• Port of Constanţa, January 2007

[edit] Russia

• Nakhodka
• Vladivostok, 1861-1909

[edit] Spain

(part of the European Union)

• Free zone of Barcelona (Zona franca de Barcelona)

• Free zone of Cádiz (Zona franca de Cádiz)
• Free zone of Vigo (Zona franca de Vigo)
• Free zone of Las Palmas de Gran Canaria (Zona franca de Las Palmas de Gran
• (Ceuta and Melilla are not Free Ports or Free zones because they are parts of
Spain, but not part of the European union for customs and excises)

[edit] Sweden

(part of the European Union)

• Marstrand, 17th century

• Saint-Barthélemy, 1785-1878

[edit] Switzerland

(part of the European Economic Area)

• La Praille free port, Geneva[1]

• Geneva airport free port, Geneva[2]

[edit] Turkey

• Mersin

[edit] Ukraine

• free port and free economic zone Odessa

o 1819-1858
o Trade sea port of Odessa, January 1, 2000 for 25 years

[edit] United Kingdom

(part of the European Union)

• Liverpool Free Zone

• Prestwick Airport Free Zone
• Southampton Free Zone
• Tilbury Free Zone
• Port of Sheerness Free Zone
• Humberside Free Zone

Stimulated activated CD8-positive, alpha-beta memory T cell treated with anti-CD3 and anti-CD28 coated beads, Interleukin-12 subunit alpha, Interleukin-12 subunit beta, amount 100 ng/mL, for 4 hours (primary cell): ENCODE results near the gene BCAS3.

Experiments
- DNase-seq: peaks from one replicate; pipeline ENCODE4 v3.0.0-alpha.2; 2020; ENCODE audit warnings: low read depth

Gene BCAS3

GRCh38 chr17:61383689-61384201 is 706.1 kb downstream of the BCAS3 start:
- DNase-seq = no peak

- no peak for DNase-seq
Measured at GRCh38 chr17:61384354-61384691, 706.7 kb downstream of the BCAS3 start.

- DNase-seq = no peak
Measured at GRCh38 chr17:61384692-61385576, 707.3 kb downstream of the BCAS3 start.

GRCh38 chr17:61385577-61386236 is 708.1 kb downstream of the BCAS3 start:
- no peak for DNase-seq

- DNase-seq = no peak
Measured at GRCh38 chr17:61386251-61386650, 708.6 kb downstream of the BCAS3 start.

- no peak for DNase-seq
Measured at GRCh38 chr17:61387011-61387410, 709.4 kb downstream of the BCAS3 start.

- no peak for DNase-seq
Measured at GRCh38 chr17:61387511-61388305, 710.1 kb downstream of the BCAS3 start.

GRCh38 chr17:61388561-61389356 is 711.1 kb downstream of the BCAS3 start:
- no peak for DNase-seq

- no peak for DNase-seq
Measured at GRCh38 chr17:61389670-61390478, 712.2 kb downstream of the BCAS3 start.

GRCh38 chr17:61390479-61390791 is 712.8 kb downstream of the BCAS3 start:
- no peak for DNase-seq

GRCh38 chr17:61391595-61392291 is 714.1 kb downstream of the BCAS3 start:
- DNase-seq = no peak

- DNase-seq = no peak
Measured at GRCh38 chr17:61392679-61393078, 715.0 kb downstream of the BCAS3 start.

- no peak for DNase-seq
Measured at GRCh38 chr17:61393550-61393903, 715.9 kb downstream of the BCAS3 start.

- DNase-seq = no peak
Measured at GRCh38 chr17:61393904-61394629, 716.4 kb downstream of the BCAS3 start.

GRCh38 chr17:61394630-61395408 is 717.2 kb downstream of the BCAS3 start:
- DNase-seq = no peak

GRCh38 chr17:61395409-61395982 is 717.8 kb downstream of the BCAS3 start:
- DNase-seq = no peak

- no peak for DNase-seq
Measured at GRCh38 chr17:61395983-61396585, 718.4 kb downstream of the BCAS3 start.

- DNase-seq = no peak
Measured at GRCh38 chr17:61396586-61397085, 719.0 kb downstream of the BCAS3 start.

• London Docklands

[edit] The Americas

[edit] Argentina

• Zona Franca La Plata

[edit] Bermuda

• Free port of Hamilton Harbour, Hamilton, Bermuda

[edit] Brazil

• Zona Franca de Manaus

[edit] Chile

• Iquique

[edit] Dominican Republic

• Mega Port of Punta Caucedo http://www.port-

[edit] Nicaragua

• Managua Zona Franca (Free Port)

[edit] Panama

• Colón

[edit] Uruguay

• Carrasco International Airport (Free Port)

• Zona Franca de Montevideo
• Zona Franca Colonia
• Zona Franca Rivera

[edit] U.S.

• US Commerce Department (International Trade Administration): List of U.S.
Foreign-Trade Zones

[edit] Venezuela

• Free port of Isla Margarita (Puerto Libre de Margarita)

• Free zone of the Paraguaná Peninsula (Zona Franca de la Península de

[edit] See also

• Duty free
• Entrepôt

[edit] References
1. ^
2. ^

[edit] External links

• a list of free ports in the European union (.pdf-file; English)
• The German customs administration about freeports and free zones in Germany
• US Customs: About Foreign-Trade Zones & Contact Info
• US Commerce Department (International Trade Administration): U.S. Foreign-
Trade Zones Board

Retrieved from ""

Categories: Commercial item transport and distribution | International taxation

Special Economic Zones of the People's Republic of China

From Wikipedia, the free encyclopedia

Jump to: navigation, search

Special Economic Zones

A map showing the locations of the Special Economic Zones
Traditional Chinese: 經濟特區
Simplified Chinese: 经济特区
- Hanyu Pinyin: jīngjì tèqǖ
- Jyutping: ging1 zai3 dak6 keoi1